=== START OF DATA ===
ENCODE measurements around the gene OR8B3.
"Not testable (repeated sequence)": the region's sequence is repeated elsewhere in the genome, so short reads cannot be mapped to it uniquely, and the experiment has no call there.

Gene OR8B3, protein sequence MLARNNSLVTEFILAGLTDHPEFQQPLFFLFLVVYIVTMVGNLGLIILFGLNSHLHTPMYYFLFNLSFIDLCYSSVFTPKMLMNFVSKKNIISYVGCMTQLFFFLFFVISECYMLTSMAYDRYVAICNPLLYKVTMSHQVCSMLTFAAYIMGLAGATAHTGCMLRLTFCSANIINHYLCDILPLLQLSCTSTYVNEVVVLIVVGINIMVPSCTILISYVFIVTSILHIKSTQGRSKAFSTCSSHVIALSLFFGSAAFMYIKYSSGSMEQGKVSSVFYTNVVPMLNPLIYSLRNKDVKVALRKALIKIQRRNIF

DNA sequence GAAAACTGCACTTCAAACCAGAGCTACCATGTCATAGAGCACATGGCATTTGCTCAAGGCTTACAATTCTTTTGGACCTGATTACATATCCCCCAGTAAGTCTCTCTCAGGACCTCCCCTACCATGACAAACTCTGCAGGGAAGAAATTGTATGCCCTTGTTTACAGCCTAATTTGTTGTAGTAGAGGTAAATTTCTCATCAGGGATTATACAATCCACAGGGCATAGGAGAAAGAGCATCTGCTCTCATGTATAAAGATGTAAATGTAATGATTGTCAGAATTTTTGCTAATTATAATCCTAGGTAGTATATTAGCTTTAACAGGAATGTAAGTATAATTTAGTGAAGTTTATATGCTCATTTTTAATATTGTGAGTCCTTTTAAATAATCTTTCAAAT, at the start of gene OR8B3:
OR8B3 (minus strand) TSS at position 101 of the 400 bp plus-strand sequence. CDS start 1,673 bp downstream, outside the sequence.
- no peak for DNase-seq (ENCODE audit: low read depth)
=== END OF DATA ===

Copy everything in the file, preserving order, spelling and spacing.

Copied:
ENCODE measurements around the gene OR8B3.
"Not testable (repeated sequence)": the region's sequence is repeated elsewhere in the genome, so short reads cannot be mapped to it uniquely, and the experiment has no call there.

Gene OR8B3, protein sequence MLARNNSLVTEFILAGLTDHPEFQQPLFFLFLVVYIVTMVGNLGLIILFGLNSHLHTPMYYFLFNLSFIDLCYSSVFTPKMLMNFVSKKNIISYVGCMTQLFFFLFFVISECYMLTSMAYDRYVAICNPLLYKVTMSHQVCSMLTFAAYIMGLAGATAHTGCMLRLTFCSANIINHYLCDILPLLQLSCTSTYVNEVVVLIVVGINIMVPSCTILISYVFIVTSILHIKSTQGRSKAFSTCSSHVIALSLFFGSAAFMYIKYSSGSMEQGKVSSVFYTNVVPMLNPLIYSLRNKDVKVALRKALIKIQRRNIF

DNA sequence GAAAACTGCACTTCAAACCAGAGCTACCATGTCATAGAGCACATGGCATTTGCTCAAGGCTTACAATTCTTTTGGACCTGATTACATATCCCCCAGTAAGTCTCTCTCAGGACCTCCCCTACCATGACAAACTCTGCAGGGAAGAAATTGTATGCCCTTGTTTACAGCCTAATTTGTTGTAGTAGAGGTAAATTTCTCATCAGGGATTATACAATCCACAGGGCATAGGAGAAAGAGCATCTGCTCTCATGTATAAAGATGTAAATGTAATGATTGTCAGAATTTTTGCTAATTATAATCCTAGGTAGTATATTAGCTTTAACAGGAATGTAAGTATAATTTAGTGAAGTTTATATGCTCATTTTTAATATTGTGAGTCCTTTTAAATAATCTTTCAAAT, at the start of gene OR8B3:
OR8B3 (minus strand) TSS at position 101 of the 400 bp plus-strand sequence. CDS start 1,673 bp downstream, outside the sequence.
- no peak for DNase-seq (ENCODE audit: low read depth)